Top 10 Things Nurses Should Never Say To Their Patients


In the rapidly evolving world of healthcare, where technologies and treatments are continually advancing, one element remains at the core of effective patient care: communication. The nurse’s role is pivotal in establishing trust, ensuring comfort, and delivering optimal care. What a nurse says, or more importantly, doesn’t say, can greatly influence a patient’s experience and healing process.

Common Phrases to Avoid and Why

“It’s not that big of a deal.”

To a patient, their experience is immensely personal. Dismissing their feelings or concerns can lead to feelings of insignificance or neglect. Instead of minimizing their experience, nurses can offer phrases such as, “I understand your concerns. Let’s address them together.”

“You’re not the only patient I have.”

This statement can make the patient feel unimportant or just another number in the system. Every patient needs to feel they are receiving individualized care. If overwhelmed, a nurse might consider saying, “I apologize for the wait or any inconvenience. I’m doing my best to attend to everyone’s needs, including yours.”

“I’ve seen worse.”

While this may be said in an attempt to reassure, it often has the opposite effect. Patients need validation and comfort. A more appropriate response could be, “Every patient’s experience is unique, and I’m here to help you through yours.”

“It’s just in your head.”

Mental and emotional health are just as crucial as physical health. Using such phrases can inadvertently stigmatize or marginalize a patient’s feelings. A more compassionate approach is, “Let’s talk about what you’re feeling. I’m here to help in any way I can.”

“You should have come in sooner.”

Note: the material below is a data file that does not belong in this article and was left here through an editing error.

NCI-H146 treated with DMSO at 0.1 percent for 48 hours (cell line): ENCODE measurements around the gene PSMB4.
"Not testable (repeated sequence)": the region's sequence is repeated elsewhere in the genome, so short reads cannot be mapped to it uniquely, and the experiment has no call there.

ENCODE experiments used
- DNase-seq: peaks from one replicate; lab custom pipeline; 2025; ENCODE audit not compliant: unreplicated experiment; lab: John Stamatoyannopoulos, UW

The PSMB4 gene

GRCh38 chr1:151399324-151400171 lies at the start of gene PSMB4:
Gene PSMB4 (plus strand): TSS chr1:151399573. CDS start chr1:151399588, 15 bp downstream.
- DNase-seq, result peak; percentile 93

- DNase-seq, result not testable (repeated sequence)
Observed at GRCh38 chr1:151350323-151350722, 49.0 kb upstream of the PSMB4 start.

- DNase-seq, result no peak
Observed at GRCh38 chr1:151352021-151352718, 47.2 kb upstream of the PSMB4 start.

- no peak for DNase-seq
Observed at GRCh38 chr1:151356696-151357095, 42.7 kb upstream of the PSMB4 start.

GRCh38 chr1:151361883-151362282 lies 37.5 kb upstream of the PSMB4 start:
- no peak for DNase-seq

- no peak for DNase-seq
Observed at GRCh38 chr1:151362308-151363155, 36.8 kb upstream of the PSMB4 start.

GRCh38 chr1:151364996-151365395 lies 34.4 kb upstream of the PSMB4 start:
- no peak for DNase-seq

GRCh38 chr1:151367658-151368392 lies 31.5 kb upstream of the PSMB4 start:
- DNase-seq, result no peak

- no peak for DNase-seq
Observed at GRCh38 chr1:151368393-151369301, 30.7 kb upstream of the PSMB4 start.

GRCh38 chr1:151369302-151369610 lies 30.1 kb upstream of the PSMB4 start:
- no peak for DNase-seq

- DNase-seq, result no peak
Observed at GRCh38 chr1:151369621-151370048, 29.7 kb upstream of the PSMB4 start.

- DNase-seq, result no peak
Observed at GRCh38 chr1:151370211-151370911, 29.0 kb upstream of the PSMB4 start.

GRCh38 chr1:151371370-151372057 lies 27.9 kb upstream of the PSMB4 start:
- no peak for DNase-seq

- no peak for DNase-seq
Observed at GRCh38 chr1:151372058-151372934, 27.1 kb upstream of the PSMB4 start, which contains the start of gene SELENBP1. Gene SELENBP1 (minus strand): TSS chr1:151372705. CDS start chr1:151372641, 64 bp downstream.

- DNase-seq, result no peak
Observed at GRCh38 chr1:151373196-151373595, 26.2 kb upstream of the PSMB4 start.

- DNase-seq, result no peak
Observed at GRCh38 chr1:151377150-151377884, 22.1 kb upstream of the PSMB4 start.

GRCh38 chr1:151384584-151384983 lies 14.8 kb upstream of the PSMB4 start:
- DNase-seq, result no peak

While early intervention is often beneficial, blame doesn’t aid healing. Nurses should focus on the present and the future, guiding the patient with phrases like, “Let’s focus on the best steps forward now.”

“I don’t know.”

Transparency is crucial, but expressing uncertainty without follow-up can undermine trust. It’s okay to not have all the answers immediately, but following it with, “But I’ll find out for you,” shows commitment and care.

“It’s a busy day; I don’t have time right now.”

Patients need to know that their well-being is a priority, irrespective of how busy the day might be. Telling them you’re too busy can make them feel neglected or unimportant.

Instead, you can say, “I understand your concerns. I’ll make sure to address them as soon as I can.”

“Why didn’t you follow the doctor’s instructions?”

This statement can come off as accusatory. It’s crucial to approach the situation with understanding and empathy. Instead, try asking, “Can you help me understand any challenges you’re facing with your treatment or instructions?”

“It’s just a routine procedure; there’s nothing to worry about.”

What might be routine for medical professionals can be unfamiliar and intimidating for patients. It’s essential to acknowledge their feelings and provide reassurance. A more helpful response could be, “I understand your concerns. Many patients have undergone this procedure, and we’ll ensure you’re well-informed and comfortable every step of the way.”

“You’re just overreacting.”

Implying that a patient’s emotions or pain is exaggerated can be dismissive and invalidate their experience. It’s essential to recognize that everyone’s pain tolerance and emotional responses vary. A better approach is to ask the patient to describe their feelings or pain level in detail, providing a safe space for expression.

Effective Communication Tips for Nurses

Empathy First

Seeing through the eyes of patients allows nurses to understand their feelings and concerns genuinely. By offering a shoulder to lean on or a listening ear, nurses can create an environment where patients feel valued and understood.

Stay Informed

With medicine’s ever-changing landscape, staying informed ensures that nurses can confidently address patient queries. Knowledge doesn’t just empower nurses; it reassures patients.

Active Listening

Beyond hearing words, active listening involves understanding the underlying emotions and concerns. In a bustling clinical setting, pausing to truly listen can make all the difference in a patient’s experience.

Ask Open-Ended Questions

To encourage patients to share more, ask questions that don’t have a simple ‘yes’ or ‘no’ answer. For example, “How have you been feeling lately?” rather than “Are you feeling better?”

In Conclusion

The importance of effective and compassionate communication in nursing cannot be overstated. While the world of healthcare will continue to evolve, the need for understanding, empathy, and clear communication will remain a constant.

By avoiding certain phrases and focusing on building genuine connections, nurses can ensure that their patients feel valued, understood, and cared for every step of the way.